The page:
Also see the links below

Update Jan-13-2001

I have been informed of new discoveries in Helwan by the Australian team of the Macquarie University, Sydney: quoting an e-mail I ve received by Dr David Pritchard (Department of Ancient History, Division of Humanities od Macquarie Univ.) "...Dr Christiana Koehler reports that they are having their best season ever. They have already found more tombs in the first ten days of this season than in their first four seasons combined...".
These discoveries have an outstanding relevance for our knowledge of some Early Dynastic- (and, by the cited founds in Cairo Museum, also Late Predynastic-) cultural aspects, in particular the architectural and inscriptional ones.
The 'most crowded' cemetery known in Egypt was published by the excavator Z. Saad only in the form of brief reports and a semi-divulgative book ('The Excavations at Helwan: Art and Civilization in the First and Second Egyptian Dynasties', Norman, 1969) due to the premature demise (?) of the Egyptian archaeologist; therefore a re-examination and extension of the excavations in the light of the new knowledge of the period and with the modern technologies are making Dr Koehler 's work one of the most interesting actually in progress in Egypt.
Despite the approximatively 10.000 burials known on this site, we still don't know how many more are yet under the sand and which kind of surprises the site will continue to offer (considering that a number of Saad's excavated tombs were unplundered).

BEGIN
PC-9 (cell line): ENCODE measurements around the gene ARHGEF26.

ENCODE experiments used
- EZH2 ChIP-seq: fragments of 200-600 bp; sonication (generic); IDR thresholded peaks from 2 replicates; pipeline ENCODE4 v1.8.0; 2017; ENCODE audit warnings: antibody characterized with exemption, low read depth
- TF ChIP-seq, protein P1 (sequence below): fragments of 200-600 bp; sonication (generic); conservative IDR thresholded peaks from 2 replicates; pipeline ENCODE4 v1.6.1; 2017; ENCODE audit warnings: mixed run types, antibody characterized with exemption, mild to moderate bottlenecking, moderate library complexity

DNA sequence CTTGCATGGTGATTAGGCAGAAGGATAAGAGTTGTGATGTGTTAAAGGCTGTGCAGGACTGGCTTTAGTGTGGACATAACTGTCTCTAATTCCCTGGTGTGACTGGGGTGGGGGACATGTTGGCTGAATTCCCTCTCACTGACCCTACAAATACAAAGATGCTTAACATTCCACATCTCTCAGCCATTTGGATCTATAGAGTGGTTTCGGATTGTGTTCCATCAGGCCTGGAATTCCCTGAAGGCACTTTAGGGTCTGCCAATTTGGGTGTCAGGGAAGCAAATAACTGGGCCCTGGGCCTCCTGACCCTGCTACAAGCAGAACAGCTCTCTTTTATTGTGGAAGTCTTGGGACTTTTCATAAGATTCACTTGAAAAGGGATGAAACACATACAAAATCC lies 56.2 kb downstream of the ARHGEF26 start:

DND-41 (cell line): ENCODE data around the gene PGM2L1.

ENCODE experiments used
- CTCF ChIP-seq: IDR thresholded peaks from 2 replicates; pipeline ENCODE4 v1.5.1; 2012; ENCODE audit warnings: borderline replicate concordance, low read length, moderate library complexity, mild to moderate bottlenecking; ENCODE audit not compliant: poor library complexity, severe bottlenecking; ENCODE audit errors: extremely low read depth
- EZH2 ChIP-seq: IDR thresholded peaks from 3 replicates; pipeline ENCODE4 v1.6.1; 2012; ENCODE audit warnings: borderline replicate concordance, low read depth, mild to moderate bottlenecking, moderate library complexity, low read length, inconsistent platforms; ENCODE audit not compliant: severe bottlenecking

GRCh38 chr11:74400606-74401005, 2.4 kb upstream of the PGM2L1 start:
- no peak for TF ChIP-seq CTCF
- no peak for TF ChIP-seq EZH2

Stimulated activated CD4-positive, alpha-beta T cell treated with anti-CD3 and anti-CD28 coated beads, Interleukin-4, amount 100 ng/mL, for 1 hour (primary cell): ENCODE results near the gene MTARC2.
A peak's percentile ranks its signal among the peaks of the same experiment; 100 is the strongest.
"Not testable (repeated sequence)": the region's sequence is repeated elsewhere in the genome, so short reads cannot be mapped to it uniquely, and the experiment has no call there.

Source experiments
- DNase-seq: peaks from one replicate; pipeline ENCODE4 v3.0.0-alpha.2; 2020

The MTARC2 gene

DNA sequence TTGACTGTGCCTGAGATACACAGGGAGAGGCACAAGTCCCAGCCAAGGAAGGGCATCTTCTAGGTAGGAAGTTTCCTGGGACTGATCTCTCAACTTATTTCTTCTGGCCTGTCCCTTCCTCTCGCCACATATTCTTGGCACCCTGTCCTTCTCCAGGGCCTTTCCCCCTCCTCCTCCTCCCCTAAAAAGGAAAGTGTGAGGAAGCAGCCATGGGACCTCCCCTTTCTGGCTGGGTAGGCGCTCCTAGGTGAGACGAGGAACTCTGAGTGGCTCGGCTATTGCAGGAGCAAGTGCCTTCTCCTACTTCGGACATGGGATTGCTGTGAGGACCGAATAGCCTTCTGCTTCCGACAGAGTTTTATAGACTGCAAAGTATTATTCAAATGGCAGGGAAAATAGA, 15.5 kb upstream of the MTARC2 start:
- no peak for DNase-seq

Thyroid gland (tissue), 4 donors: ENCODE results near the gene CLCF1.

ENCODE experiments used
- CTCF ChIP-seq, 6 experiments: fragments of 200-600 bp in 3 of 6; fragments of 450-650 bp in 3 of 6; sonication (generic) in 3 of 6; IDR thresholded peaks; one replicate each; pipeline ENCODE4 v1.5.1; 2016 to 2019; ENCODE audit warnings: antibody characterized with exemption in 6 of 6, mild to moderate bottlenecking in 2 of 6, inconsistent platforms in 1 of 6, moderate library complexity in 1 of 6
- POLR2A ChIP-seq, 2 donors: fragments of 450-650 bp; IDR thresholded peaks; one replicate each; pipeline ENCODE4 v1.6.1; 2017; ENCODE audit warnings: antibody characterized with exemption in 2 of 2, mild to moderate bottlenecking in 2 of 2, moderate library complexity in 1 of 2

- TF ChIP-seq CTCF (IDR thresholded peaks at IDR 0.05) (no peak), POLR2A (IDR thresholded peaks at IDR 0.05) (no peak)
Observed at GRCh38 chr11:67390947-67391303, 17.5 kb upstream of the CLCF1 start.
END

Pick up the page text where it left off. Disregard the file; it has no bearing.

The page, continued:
The immensity of the field suggests how large the population of the Early Dynastic Memphis was; to the great amount of middle- status officials' tomb, we can surely add a certain number of tombs belonging to individuals who must have held a somewhat more considerable position in the hierarchies of the Early Dynastic administation.

In the early days of January 2002 three more 'ceiling stelae' have been found in freshly excavated tombs; these and another one published by E. El Banna (G.M. 117-118, pl. 21, 1990), sum up with the other 35 already known (Kaplony, I.A.F. I, 1963 sp. 1-26 pag. 230ff and id. Kleine Beitrage 1966 sp. 44-52 p. 1 and 34ff) to enlarge the corpus up to 40 (including a fragmentary plate also found by Dr Koehler). To these specimens from Helwan we can add other c. 15 from Saqqara, one from Abu Sir and 5 of unknown provenance; thus the overall amount is 61 'grabplatten' of the period from late First Dynasty (Qa'a's reign) to the Third Dynasty known to date (cfr. J. Kahl, 1997 in the bibliography below and the picture of the stela of Heken above).
Each additional piece has a great value for the palaeographical and stylistical studies (cfr. N. Cherpion, Mastabas et Hypogées 1989; J. Kahl op. cit. 1997) of the Agyptischer Fruhzeit.